Think before you post online

College Admissions and Social Media - Think Before You Post | JLV College Counseling Blog

For many of us, we see social media as a way to stay connected with others. There are other ways people and organizations use social media that we may not think about when we post – they use it to help them make decisions. Some colleges, scholarship providers, and hiring managers are using social media to learn more about their applicants before making decisions. Therefore, it is very important to think before posting anything on social media.

Kaplan Test Prep recently published survey results about social media and college admissions. They surveyed approximately 400 college admissions officers and found that 40% visit applicant’s social media pages. Sometimes these surveys are hard to believe, but I’ll give you one example of someone who used social media to sometimes make decisions – me! I have served in different capacities on college campuses (admissions officer, scholarship committee member, hiring manager) and in each capacity I occasionally used social media to make a final decision.

Below are some of the reasons decision makers may be looking at your social media posts:

  • Social media accounts can distinguish applicants, especially at competitive colleges
  • Identify and recruit talented students
  • College has strict community living standards (no drinking, smoking, etc) and view social media to ensure students do not partake in these behaviors
  • Colleges want students who fit the college image in regards to how they carry themselves publicly
  • Curiosity
  • Alerted by someone about inappropriate behavior on social media

Admissions officers are typically very busy and cannot view every applicant’s social media posts. However, the main reason I started viewing more and more social media profiles was because someone told me I needed to see something. During my time on college campuses, I had parents, current students, applicants, and professors alert me to things on social media about applicants’ questionable behavior online. Therefore, if admission officers are not actively seeking out information about their applicants online, someone else might see something and let them know. Once any decision maker, including an admissions officer, sees something inappropriate online, they cannot un-see it and it could come into play when decisions are being made.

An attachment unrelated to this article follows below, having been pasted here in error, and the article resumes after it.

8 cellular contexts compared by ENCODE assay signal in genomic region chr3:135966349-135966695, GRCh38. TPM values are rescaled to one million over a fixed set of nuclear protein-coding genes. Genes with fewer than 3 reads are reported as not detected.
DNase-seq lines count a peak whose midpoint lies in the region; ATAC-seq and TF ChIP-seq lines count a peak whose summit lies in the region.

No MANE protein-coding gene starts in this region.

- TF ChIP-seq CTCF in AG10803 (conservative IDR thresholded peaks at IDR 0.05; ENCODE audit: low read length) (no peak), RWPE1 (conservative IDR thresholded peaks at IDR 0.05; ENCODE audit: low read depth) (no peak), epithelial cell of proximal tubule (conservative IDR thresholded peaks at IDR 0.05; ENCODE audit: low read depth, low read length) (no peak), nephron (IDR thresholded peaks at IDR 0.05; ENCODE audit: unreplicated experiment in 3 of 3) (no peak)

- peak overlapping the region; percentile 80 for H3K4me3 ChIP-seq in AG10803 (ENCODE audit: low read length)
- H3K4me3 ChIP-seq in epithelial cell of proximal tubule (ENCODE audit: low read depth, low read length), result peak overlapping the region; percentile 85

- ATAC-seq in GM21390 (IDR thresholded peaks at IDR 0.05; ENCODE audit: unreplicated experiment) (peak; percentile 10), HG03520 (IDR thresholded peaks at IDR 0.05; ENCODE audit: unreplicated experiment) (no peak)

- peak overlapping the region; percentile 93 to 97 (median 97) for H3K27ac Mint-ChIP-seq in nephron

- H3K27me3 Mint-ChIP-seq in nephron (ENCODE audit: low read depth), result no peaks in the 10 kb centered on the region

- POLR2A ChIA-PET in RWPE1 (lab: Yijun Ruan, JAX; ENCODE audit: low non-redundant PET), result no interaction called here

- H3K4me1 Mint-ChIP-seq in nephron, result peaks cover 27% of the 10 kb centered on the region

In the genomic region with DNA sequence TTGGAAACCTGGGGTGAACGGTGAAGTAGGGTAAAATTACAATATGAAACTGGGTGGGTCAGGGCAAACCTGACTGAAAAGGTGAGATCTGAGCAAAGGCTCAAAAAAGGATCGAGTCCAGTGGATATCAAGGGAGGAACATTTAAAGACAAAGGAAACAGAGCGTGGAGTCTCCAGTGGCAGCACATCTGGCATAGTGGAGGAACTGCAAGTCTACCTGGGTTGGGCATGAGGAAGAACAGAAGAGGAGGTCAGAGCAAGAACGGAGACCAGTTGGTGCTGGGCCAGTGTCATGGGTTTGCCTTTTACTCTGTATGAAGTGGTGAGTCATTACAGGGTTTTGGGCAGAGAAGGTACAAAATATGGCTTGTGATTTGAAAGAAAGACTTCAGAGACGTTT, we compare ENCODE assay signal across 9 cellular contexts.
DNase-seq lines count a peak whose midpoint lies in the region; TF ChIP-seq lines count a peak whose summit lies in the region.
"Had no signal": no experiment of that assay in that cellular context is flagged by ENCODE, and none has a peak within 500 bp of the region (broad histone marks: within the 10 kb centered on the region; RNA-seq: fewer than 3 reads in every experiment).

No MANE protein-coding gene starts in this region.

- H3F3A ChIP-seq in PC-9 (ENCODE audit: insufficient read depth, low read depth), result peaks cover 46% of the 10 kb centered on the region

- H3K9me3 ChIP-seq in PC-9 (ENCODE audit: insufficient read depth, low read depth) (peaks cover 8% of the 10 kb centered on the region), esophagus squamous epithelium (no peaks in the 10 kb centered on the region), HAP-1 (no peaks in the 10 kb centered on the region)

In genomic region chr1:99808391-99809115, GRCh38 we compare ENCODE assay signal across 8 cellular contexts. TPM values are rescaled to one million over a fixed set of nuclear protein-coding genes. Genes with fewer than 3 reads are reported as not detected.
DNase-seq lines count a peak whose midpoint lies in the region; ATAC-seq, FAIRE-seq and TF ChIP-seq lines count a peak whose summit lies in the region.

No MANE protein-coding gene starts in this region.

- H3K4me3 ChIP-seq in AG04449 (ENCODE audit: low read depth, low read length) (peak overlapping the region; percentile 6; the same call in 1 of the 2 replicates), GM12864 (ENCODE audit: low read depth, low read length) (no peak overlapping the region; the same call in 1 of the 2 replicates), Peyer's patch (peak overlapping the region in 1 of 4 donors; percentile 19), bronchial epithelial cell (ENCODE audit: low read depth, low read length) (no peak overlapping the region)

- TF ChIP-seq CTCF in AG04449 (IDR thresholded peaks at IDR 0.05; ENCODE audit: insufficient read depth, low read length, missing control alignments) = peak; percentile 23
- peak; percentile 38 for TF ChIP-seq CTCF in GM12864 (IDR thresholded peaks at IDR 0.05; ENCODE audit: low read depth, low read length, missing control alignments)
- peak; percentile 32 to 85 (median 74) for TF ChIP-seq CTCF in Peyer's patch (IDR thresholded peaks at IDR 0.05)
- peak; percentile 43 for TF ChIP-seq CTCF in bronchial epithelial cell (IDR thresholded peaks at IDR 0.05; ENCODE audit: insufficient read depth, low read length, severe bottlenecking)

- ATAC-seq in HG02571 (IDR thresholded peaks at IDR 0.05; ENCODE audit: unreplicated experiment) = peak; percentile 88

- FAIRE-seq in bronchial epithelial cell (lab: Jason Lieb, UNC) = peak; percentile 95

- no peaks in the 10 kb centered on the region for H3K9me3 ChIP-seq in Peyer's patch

As you start to review your social media accounts, ask yourself, “Do I want _______________ seeing this?” Frequently it is called the “Grandma test,” but maybe there is someone else you want to use as your moral compass. It could be your mom, dad, pastor, future employer, etc. Whoever it is, keep asking yourself that question as you review your profiles and posts. If there is something that doesn’t pass the test, don’t post it or delete the post. This also goes for photos that you have posted, as well as tagged photos.

In addition to reviewing your social media profiles you use regularly, Google yourself and see what comes up. Is there a social media profile you forgot you even had? Did someone tag you in a photo you did not even know was online? It’s always good to Google yourself on a regular basis to see what you find. If you have a common name, search your name along with things like your city, high school, activity, etc.

To be safe, avoid the following topics/photos on social media:

  • Drinking
  • Smoking
  • Drugs
  • Sex
  • Bad mouthing something/someone
  • Cursing
  • Violence

While the chance an admissions officer will see your social media is small, the chance is there. Scholarship providers and hiring managers may also be searching for you before they make their final decision. Your online identity can play a part in admissions, scholarships, or hiring decisions. Therefore, to be safe, make sure you are presenting your best self online.

Want to stay in the loop? Follow my blog to be notified when new articles are published. You can also follow me on TwitterFacebook or Pinterest for information on college admissions.

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